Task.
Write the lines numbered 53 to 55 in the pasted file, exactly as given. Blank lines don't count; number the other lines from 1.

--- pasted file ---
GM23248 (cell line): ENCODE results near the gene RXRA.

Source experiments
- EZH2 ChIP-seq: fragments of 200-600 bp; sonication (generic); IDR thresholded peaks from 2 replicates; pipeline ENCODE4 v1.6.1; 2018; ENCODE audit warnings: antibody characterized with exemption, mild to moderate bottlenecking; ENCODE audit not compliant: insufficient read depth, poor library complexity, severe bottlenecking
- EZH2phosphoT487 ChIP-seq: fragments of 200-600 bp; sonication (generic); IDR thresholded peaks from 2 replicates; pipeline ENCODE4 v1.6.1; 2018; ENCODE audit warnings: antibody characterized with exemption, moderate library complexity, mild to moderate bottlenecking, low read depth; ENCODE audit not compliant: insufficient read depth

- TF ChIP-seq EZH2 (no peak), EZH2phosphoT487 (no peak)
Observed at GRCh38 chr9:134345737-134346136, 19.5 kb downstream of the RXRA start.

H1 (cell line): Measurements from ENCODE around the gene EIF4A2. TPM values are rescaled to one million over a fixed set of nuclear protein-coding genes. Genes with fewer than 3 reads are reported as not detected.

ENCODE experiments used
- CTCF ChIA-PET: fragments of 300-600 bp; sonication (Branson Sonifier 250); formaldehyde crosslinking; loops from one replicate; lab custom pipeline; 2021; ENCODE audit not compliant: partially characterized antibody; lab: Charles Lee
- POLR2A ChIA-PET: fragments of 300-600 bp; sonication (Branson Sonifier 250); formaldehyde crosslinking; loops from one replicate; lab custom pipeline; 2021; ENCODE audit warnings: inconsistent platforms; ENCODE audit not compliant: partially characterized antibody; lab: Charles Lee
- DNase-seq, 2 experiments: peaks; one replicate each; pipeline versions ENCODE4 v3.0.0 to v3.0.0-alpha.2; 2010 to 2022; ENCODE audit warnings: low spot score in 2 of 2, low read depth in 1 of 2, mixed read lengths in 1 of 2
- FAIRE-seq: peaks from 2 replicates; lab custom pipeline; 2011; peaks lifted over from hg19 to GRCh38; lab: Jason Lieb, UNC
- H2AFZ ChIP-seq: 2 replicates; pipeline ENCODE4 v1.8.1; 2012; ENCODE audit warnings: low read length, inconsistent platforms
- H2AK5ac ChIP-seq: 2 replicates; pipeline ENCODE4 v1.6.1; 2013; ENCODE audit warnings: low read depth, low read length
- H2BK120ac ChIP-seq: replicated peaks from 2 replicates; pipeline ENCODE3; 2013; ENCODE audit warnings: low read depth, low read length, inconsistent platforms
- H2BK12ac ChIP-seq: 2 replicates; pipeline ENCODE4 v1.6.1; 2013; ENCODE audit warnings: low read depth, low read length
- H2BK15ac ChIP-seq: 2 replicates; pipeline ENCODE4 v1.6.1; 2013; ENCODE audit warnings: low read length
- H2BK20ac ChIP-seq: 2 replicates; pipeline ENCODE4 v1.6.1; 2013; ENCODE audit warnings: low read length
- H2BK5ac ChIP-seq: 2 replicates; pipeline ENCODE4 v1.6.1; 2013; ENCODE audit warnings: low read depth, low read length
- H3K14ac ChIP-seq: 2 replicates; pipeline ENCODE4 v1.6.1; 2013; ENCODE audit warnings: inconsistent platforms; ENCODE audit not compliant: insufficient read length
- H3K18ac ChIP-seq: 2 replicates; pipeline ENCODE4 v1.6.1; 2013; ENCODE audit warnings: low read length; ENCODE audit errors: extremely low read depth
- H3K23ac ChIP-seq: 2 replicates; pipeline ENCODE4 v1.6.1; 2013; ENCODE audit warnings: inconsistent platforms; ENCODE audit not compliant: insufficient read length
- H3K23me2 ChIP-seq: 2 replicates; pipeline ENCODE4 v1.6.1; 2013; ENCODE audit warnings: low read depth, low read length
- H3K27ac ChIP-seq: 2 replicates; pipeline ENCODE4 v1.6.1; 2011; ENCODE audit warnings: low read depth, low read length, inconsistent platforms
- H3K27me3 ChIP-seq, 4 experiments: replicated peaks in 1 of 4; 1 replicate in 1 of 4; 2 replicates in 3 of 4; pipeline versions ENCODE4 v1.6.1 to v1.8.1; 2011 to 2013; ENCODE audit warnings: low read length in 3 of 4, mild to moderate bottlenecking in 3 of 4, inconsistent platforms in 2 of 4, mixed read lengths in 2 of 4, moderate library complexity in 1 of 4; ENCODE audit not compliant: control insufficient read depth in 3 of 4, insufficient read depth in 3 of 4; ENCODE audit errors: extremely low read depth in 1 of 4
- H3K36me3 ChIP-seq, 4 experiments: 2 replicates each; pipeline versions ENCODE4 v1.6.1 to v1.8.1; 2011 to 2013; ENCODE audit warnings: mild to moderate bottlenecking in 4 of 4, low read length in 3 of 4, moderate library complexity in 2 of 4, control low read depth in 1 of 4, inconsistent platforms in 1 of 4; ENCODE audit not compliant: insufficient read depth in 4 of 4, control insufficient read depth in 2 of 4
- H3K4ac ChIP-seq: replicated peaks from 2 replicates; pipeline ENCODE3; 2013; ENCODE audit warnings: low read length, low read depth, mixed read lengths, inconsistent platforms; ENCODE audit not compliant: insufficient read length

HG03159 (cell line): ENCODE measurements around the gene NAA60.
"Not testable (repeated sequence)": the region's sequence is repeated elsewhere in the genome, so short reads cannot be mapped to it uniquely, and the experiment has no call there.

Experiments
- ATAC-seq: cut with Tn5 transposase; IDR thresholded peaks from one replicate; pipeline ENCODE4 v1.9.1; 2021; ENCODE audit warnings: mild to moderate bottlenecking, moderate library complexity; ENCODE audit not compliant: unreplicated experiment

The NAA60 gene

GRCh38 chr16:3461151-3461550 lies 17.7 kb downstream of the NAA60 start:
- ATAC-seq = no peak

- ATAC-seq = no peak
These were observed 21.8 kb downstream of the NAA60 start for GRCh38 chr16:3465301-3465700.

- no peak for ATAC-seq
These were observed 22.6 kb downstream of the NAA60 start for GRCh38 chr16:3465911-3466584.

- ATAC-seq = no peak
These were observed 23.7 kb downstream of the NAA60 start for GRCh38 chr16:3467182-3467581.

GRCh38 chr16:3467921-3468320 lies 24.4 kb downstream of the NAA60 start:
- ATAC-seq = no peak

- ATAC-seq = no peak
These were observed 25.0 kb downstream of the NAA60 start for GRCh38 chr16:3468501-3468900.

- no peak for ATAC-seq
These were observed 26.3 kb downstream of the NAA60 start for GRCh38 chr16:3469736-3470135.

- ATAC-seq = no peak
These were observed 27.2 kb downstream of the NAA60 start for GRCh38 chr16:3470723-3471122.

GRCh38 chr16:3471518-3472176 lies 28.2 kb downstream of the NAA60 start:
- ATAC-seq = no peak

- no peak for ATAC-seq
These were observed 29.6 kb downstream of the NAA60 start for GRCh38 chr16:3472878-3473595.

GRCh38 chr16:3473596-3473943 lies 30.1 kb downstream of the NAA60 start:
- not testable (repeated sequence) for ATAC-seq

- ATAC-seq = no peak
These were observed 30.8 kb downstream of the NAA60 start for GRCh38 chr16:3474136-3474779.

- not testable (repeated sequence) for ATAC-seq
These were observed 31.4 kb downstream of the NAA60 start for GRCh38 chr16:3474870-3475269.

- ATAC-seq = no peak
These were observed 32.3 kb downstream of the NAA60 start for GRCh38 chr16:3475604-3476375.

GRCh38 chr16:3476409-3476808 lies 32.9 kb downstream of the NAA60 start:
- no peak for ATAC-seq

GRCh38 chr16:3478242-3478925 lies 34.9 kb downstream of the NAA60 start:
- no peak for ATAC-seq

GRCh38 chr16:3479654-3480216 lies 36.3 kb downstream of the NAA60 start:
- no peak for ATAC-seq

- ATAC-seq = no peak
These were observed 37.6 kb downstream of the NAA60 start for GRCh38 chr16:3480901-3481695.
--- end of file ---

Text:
GRCh38 chr16:3473596-3473943 lies 30.1 kb downstream of the NAA60 start:
- not testable (repeated sequence) for ATAC-seq

- ATAC-seq = no peak